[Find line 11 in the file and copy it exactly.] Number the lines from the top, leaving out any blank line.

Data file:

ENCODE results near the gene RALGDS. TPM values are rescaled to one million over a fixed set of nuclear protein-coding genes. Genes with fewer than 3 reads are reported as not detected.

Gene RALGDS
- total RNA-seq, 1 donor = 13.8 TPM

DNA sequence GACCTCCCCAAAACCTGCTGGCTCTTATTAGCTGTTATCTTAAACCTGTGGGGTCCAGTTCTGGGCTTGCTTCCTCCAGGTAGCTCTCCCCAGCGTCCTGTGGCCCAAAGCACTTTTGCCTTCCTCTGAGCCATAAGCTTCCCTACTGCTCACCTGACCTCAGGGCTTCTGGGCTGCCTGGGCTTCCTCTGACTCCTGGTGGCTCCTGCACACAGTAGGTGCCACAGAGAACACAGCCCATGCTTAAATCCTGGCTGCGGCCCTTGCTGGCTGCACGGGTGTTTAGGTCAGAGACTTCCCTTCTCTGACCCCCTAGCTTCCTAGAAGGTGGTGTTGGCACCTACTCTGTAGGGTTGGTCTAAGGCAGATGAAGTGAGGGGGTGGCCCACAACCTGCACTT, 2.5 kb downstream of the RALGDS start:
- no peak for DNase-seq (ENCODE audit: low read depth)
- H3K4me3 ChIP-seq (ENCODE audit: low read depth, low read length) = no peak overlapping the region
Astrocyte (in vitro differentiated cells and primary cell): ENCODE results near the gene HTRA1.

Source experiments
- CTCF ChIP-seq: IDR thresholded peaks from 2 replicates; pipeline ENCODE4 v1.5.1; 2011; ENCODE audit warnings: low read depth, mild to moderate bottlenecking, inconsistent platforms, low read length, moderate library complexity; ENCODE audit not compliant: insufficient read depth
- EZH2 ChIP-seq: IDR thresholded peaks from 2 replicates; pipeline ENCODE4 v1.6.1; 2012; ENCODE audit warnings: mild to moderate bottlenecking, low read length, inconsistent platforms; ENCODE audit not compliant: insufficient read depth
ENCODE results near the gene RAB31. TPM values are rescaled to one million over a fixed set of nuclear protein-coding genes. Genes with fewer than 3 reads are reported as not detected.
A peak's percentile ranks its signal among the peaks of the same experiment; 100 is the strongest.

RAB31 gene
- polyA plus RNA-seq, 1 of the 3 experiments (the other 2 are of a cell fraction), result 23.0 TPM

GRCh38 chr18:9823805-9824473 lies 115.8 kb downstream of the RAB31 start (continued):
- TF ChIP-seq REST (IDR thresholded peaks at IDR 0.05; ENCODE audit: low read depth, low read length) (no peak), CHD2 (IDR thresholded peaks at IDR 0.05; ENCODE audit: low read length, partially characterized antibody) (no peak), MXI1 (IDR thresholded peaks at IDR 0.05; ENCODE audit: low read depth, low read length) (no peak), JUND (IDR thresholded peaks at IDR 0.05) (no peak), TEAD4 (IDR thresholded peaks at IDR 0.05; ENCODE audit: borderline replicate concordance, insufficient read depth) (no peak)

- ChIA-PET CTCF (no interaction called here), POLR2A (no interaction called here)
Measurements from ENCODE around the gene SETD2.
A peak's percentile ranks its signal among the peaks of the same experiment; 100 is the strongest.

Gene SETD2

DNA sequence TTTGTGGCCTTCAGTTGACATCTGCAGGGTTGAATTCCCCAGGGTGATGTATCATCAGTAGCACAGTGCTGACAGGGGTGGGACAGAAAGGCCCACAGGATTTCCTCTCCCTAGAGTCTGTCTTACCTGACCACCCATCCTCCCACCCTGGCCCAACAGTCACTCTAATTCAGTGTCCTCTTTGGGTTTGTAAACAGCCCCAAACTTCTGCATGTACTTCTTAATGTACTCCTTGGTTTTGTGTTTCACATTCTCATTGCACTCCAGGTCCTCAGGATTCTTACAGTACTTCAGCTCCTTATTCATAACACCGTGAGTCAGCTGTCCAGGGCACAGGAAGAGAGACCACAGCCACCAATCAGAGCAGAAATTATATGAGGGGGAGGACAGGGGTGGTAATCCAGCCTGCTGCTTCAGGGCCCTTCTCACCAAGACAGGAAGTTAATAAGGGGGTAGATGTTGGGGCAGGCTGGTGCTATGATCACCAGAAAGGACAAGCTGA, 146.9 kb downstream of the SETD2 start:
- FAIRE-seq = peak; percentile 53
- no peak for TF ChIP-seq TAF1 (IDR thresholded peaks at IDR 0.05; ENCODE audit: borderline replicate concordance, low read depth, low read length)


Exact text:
ENCODE results near the gene RAB31. TPM values are rescaled to one million over a fixed set of nuclear protein-coding genes. Genes with fewer than 3 reads are reported as not detected.